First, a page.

The weather was nice again Thursday morning, but the wind was out of the West which was the direction we were heading. We portaged into Ima Lake and canoed across it. Before portaging into Jordan Lake, we watched a bald eagle sitting in a tree get harrassed repeatedly by a seagull. The narrow channel leading into Jordan Lake is quite beautiful. It is narrow like a river with big rock outcroppings. We paddled across Jordan, Cattyman, Adventure, and Jitterbug Lakes. We found the Eastern campsite on Ahsub Lake taken, so we camped at the Western campsite which had a great place for swimming in front of it. There was a very brave loon in front of the campsite who didn't seem to mind if we got close to it. We tried our luck at fishing, but only caught 1 smallmouth which was too small to eat. Between 5:00 and 7:30 that evening we saw a number of canoes heading across Ahsub Lake from Disappointment Lake to Jitterbug Lake. We weren't sure where they were planning to camp, but it was getting late.

On Friday we awoke again to good weather. We paddled the length of Disappointment Lake and portaged into to Parent Lake and then on to Snowbank Lake. It was July 4th, and as we entered Snowbank Lake the sounfd of firecrackers reminded us we weren't in the wilderness anaymore. After a brief splash war on our way across Snowbank, we made it to the landing and our car was still there. What a great trip!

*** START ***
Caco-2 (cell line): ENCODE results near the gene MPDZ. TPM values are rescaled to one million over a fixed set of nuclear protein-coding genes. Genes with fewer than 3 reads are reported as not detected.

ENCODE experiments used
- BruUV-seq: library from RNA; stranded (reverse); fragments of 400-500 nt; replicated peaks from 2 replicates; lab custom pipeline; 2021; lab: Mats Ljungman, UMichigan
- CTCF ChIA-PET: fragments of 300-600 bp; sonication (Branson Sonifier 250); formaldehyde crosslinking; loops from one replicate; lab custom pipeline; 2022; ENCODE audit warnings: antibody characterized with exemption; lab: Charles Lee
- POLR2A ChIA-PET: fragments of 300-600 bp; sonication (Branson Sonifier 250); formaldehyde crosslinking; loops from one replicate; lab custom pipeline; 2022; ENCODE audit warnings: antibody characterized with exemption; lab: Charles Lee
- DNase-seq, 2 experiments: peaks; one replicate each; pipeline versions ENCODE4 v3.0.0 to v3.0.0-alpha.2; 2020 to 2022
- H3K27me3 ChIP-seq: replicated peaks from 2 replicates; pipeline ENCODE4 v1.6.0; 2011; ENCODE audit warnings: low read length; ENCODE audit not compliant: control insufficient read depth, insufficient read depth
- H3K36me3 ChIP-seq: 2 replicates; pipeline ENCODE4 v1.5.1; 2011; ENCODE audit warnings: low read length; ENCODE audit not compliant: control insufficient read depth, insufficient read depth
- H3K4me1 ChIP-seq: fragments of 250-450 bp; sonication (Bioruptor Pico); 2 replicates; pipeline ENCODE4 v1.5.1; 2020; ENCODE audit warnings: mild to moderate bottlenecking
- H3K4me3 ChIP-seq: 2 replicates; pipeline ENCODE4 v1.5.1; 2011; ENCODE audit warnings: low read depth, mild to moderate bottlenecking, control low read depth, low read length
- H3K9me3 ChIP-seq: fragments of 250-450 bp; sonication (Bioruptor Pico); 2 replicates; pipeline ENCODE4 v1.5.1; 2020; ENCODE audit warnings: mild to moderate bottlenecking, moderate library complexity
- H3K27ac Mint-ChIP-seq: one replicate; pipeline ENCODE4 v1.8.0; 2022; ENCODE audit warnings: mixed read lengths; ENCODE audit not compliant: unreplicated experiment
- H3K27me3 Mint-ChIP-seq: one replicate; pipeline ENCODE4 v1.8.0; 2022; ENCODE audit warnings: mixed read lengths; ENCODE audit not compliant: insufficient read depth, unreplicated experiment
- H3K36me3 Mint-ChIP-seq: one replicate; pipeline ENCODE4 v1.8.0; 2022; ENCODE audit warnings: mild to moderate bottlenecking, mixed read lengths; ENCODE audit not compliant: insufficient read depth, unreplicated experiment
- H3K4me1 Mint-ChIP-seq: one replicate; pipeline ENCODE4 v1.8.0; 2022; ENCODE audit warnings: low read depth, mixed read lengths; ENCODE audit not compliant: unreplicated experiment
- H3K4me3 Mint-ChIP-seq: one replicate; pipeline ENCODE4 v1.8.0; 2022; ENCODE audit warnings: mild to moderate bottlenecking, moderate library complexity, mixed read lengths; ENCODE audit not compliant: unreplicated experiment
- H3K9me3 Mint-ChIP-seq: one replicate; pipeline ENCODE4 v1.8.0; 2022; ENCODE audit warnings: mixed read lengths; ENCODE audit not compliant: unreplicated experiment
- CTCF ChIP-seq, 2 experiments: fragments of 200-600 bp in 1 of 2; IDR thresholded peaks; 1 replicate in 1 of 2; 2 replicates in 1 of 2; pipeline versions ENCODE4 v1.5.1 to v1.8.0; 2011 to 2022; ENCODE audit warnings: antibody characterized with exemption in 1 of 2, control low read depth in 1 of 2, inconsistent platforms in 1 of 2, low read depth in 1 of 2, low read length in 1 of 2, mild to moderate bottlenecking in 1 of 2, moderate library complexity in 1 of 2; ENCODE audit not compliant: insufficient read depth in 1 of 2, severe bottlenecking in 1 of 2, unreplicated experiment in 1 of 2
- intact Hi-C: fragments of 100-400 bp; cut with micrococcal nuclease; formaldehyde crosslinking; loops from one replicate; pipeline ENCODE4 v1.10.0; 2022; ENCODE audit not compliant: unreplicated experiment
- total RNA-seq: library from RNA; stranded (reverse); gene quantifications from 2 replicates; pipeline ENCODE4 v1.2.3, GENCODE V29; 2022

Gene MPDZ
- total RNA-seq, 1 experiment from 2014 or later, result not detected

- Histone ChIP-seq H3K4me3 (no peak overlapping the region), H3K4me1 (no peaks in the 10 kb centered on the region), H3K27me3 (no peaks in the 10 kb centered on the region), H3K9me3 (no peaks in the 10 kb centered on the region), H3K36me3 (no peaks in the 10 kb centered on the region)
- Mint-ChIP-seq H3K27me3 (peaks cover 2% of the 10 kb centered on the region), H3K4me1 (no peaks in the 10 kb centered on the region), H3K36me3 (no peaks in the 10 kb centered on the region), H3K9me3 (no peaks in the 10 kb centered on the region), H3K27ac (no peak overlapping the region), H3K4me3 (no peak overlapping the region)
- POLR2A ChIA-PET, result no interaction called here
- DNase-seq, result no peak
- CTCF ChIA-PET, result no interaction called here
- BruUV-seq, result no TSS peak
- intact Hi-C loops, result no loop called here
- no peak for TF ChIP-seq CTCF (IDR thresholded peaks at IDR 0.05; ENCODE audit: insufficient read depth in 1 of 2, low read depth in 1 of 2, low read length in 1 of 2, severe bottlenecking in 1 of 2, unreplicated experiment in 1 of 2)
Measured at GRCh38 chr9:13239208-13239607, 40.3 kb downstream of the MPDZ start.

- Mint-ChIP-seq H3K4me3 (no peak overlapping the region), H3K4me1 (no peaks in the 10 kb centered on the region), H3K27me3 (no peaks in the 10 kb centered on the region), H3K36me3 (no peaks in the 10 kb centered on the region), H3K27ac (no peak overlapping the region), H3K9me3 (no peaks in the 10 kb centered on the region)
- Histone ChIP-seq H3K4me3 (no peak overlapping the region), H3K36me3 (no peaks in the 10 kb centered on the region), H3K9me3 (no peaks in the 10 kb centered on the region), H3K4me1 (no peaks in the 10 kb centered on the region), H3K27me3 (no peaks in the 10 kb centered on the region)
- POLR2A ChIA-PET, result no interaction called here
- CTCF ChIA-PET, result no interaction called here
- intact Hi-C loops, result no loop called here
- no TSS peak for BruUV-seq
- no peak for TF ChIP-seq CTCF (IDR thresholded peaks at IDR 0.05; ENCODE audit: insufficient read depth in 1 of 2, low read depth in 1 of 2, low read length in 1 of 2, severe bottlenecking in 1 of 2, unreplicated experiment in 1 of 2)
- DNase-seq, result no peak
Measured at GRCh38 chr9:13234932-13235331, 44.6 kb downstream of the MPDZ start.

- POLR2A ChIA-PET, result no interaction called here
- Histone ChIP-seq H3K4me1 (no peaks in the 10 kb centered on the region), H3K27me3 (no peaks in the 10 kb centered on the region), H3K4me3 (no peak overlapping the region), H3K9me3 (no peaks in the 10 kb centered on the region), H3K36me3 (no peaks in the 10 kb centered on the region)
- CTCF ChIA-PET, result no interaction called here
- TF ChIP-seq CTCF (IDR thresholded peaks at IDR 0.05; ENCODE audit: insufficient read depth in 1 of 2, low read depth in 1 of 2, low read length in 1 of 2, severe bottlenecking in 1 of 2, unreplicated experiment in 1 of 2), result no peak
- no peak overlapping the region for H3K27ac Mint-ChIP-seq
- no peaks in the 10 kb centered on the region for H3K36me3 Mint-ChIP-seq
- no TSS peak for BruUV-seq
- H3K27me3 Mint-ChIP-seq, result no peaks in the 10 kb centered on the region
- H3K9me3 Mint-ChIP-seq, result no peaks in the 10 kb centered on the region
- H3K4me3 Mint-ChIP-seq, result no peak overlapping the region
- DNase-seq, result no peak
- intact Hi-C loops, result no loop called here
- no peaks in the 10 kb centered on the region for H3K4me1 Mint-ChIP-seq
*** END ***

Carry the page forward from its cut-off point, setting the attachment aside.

Father and Son BWCA trip

by Hueyav8r
Trip Report

Entry Date: August 01, 2017
Entry Point: South Kawishiwi River
Number of Days: 6
Group Size: 2

Trip Introduction:
I’ve been to the Boundary Waters Canoe Area a couple times, Quetico and Algonquin but I never taken any of my adult children with me except for a week in a cabin in the BWCA. I’ve have taken them on a long weekend trip to the Ausable River in Michigan and the Current River in the Ozarks. My son John is a PhD candidate in Electrical Engineering. He spends his days in the Clean Room doing research or in his office, sometimes seven days a week. I planned the trip in early August to be a route that would be a circle and end up where we started. With advice from Voyageur North Outfitters figured part of the route would be too dry in August to paddle and it would require a long possibly bushwack portage. The revised plan was to enter #33 Little Gabbro Lake and paddle up the South Kawishiwi River to Lake One, possibly Lake Two and back again to take out. That was the plan, stuff happened.

Part 1 of 6


My drive from Indianapolis thru Champaign IL to pick up John and onto Wisconsin the first night was non eventful. We didn’t want to push it all the way through. We did stop at the Cherry Valley Café in Cherry Valley IL Friday night for their all you can eat Walleye dinner. I would recommend if you can plan that into your drive. This drive was an opportunity for some Father and Son time. We arrived in Ely on Saturday midday, gave us time to visit the tourist sites and show him Piragus. We stayed at Voyageur North’s bunk house. Very affordable way to spend a night just before you hit the water.

 



Part 2 of 6